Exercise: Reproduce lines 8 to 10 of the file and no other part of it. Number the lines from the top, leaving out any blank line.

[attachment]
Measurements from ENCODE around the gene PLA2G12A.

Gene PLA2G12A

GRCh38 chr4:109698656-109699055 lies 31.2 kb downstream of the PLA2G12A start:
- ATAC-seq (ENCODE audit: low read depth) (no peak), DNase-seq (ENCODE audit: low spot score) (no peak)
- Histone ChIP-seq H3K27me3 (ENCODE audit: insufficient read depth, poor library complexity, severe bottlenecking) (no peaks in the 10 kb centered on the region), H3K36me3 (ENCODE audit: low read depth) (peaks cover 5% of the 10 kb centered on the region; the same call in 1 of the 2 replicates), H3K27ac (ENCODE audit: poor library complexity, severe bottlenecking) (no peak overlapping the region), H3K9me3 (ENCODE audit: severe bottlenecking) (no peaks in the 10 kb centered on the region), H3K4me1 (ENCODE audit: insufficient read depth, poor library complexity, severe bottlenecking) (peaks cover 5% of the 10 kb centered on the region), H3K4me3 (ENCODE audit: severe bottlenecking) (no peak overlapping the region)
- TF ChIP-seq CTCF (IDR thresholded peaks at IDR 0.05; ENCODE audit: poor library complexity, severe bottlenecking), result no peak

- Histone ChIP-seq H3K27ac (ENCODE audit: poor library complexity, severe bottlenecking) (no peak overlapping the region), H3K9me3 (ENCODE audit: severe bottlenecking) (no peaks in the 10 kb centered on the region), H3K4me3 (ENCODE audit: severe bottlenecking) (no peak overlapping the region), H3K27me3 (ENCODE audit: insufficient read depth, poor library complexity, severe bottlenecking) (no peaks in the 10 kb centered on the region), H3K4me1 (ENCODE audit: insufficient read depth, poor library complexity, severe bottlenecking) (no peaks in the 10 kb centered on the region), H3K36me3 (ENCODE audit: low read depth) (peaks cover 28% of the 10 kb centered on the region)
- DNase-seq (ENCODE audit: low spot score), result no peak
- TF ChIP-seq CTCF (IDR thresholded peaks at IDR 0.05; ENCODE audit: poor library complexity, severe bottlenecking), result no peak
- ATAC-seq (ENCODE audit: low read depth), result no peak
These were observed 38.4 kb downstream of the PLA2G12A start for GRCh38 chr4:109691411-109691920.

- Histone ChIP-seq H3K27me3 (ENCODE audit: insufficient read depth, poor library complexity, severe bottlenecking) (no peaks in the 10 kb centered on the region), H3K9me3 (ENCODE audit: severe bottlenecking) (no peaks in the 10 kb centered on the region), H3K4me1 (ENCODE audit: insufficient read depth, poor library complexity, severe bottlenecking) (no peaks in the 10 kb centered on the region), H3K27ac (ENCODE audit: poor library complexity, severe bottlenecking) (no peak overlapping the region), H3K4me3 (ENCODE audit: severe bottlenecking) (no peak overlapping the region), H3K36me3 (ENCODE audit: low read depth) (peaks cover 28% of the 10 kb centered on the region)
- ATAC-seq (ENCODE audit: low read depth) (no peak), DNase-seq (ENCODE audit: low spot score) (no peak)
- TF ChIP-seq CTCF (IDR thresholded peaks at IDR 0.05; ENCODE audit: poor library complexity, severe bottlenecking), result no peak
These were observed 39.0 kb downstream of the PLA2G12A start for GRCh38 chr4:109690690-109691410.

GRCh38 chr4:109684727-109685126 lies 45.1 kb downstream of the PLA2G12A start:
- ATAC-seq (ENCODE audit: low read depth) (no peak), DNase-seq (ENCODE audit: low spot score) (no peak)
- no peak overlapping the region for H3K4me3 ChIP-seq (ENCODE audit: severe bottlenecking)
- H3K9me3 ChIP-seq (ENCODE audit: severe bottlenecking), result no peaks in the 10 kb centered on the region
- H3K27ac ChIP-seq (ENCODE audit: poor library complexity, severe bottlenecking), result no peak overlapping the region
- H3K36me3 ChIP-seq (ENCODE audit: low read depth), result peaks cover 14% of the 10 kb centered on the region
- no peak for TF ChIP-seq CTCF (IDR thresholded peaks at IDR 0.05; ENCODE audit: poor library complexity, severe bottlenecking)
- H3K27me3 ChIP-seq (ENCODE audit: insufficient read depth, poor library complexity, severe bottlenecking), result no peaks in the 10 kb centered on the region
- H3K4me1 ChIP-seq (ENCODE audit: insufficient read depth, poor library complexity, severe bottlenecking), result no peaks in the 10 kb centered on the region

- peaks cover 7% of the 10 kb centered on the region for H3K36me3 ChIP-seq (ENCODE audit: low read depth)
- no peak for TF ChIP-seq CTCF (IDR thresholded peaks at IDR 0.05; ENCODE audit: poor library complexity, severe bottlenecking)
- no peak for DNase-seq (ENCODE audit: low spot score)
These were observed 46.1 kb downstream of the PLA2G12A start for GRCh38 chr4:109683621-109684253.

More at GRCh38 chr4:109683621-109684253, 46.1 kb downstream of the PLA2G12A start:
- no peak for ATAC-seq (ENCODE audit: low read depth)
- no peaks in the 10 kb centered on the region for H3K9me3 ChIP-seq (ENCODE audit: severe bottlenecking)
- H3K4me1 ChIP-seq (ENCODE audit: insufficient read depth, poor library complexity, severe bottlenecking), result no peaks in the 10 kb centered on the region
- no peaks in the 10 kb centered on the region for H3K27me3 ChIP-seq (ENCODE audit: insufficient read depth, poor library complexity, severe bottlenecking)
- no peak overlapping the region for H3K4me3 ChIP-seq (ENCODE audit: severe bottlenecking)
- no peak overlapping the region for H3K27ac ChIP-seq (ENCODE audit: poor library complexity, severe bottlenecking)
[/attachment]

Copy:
- DNase-seq (ENCODE audit: low spot score), result no peak
- TF ChIP-seq CTCF (IDR thresholded peaks at IDR 0.05; ENCODE audit: poor library complexity, severe bottlenecking), result no peak
- ATAC-seq (ENCODE audit: low read depth), result no peak